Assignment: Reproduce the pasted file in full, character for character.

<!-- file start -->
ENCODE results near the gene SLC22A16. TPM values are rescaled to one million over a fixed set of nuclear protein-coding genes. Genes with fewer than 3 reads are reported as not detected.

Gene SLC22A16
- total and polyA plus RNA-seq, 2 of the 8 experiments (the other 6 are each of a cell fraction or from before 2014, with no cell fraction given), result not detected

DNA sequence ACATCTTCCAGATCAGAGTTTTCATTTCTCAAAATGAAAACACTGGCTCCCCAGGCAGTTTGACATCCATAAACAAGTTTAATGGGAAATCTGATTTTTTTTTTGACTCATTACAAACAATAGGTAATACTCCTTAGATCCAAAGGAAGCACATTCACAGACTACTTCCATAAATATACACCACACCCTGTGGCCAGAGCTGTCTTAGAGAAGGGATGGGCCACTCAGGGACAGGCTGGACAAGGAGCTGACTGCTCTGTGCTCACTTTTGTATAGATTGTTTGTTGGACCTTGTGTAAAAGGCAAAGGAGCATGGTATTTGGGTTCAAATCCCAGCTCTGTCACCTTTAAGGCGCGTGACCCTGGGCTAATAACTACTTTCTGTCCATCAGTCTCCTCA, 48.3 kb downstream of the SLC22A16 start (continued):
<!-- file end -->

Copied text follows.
ENCODE results near the gene SLC22A16. TPM values are rescaled to one million over a fixed set of nuclear protein-coding genes. Genes with fewer than 3 reads are reported as not detected.

Gene SLC22A16
- total and polyA plus RNA-seq, 2 of the 8 experiments (the other 6 are each of a cell fraction or from before 2014, with no cell fraction given), result not detected

DNA sequence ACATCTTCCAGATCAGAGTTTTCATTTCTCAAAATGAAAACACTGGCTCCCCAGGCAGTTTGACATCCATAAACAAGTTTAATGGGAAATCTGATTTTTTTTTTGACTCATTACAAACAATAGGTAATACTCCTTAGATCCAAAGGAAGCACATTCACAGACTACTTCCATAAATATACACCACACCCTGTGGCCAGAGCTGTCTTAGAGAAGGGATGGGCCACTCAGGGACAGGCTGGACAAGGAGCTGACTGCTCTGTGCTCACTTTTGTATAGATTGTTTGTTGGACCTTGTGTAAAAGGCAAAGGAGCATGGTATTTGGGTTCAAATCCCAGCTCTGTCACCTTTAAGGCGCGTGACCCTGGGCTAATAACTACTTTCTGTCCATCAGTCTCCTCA, 48.3 kb downstream of the SLC22A16 start (continued):